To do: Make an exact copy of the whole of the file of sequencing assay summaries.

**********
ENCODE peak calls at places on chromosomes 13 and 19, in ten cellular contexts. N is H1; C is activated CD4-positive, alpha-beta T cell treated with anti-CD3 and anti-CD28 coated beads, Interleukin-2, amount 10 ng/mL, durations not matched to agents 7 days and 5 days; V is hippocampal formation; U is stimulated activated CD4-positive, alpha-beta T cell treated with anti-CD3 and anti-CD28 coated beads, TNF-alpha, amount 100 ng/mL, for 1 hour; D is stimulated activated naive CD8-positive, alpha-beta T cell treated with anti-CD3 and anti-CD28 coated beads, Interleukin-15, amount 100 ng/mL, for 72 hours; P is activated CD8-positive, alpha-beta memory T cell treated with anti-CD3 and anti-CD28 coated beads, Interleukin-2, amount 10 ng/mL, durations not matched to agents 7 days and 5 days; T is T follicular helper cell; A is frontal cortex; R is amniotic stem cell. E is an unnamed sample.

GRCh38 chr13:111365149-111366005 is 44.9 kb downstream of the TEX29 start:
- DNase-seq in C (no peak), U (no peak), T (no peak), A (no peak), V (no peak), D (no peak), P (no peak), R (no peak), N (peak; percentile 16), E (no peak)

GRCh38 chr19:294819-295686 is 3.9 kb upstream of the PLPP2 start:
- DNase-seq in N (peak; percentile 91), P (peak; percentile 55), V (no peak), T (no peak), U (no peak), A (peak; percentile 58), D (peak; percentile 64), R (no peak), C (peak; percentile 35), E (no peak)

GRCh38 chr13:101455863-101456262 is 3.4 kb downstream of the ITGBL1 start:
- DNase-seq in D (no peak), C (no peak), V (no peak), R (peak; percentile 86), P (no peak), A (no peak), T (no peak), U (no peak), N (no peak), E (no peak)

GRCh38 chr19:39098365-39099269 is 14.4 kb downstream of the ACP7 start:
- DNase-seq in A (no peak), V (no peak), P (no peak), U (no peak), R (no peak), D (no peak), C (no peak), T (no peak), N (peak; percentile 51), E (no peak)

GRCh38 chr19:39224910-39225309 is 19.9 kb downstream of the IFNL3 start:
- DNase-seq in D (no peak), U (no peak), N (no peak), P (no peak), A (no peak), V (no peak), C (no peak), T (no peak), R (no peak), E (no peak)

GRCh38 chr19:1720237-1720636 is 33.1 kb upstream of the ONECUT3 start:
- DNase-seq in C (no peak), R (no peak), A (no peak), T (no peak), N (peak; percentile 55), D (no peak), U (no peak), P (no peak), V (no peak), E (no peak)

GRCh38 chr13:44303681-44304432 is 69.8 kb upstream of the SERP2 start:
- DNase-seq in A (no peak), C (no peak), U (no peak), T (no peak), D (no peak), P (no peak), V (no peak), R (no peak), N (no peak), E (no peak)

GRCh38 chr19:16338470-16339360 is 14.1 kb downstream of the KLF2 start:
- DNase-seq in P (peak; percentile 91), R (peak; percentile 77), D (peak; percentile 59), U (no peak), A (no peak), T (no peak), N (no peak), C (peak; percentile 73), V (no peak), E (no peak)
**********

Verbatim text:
ENCODE peak calls at places on chromosomes 13 and 19, in ten cellular contexts. N is H1; C is activated CD4-positive, alpha-beta T cell treated with anti-CD3 and anti-CD28 coated beads, Interleukin-2, amount 10 ng/mL, durations not matched to agents 7 days and 5 days; V is hippocampal formation; U is stimulated activated CD4-positive, alpha-beta T cell treated with anti-CD3 and anti-CD28 coated beads, TNF-alpha, amount 100 ng/mL, for 1 hour; D is stimulated activated naive CD8-positive, alpha-beta T cell treated with anti-CD3 and anti-CD28 coated beads, Interleukin-15, amount 100 ng/mL, for 72 hours; P is activated CD8-positive, alpha-beta memory T cell treated with anti-CD3 and anti-CD28 coated beads, Interleukin-2, amount 10 ng/mL, durations not matched to agents 7 days and 5 days; T is T follicular helper cell; A is frontal cortex; R is amniotic stem cell. E is an unnamed sample.

GRCh38 chr13:111365149-111366005 is 44.9 kb downstream of the TEX29 start:
- DNase-seq in C (no peak), U (no peak), T (no peak), A (no peak), V (no peak), D (no peak), P (no peak), R (no peak), N (peak; percentile 16), E (no peak)

GRCh38 chr19:294819-295686 is 3.9 kb upstream of the PLPP2 start:
- DNase-seq in N (peak; percentile 91), P (peak; percentile 55), V (no peak), T (no peak), U (no peak), A (peak; percentile 58), D (peak; percentile 64), R (no peak), C (peak; percentile 35), E (no peak)

GRCh38 chr13:101455863-101456262 is 3.4 kb downstream of the ITGBL1 start:
- DNase-seq in D (no peak), C (no peak), V (no peak), R (peak; percentile 86), P (no peak), A (no peak), T (no peak), U (no peak), N (no peak), E (no peak)

GRCh38 chr19:39098365-39099269 is 14.4 kb downstream of the ACP7 start:
- DNase-seq in A (no peak), V (no peak), P (no peak), U (no peak), R (no peak), D (no peak), C (no peak), T (no peak), N (peak; percentile 51), E (no peak)

GRCh38 chr19:39224910-39225309 is 19.9 kb downstream of the IFNL3 start:
- DNase-seq in D (no peak), U (no peak), N (no peak), P (no peak), A (no peak), V (no peak), C (no peak), T (no peak), R (no peak), E (no peak)

GRCh38 chr19:1720237-1720636 is 33.1 kb upstream of the ONECUT3 start:
- DNase-seq in C (no peak), R (no peak), A (no peak), T (no peak), N (peak; percentile 55), D (no peak), U (no peak), P (no peak), V (no peak), E (no peak)

GRCh38 chr13:44303681-44304432 is 69.8 kb upstream of the SERP2 start:
- DNase-seq in A (no peak), C (no peak), U (no peak), T (no peak), D (no peak), P (no peak), V (no peak), R (no peak), N (no peak), E (no peak)

GRCh38 chr19:16338470-16339360 is 14.1 kb downstream of the KLF2 start:
- DNase-seq in P (peak; percentile 91), R (peak; percentile 77), D (peak; percentile 59), U (no peak), A (no peak), T (no peak), N (no peak), C (peak; percentile 73), V (no peak), E (no peak)